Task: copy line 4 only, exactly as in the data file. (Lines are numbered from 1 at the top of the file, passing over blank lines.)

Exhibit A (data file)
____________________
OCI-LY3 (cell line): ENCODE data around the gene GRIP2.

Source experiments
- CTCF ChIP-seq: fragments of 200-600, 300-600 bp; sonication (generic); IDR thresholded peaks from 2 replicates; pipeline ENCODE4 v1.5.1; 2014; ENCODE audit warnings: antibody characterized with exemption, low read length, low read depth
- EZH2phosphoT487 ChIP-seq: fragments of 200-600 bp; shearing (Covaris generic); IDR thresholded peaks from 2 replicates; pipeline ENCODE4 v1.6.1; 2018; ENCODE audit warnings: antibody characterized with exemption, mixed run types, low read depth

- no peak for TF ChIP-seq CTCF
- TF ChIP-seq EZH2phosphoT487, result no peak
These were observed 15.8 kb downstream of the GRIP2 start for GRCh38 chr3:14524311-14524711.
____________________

- EZH2phosphoT487 ChIP-seq: fragments of 200-600 bp; shearing (Covaris generic); IDR thresholded peaks from 2 replicates; pipeline ENCODE4 v1.6.1; 2018; ENCODE audit warnings: antibody characterized with exemption, mixed run types, low read depth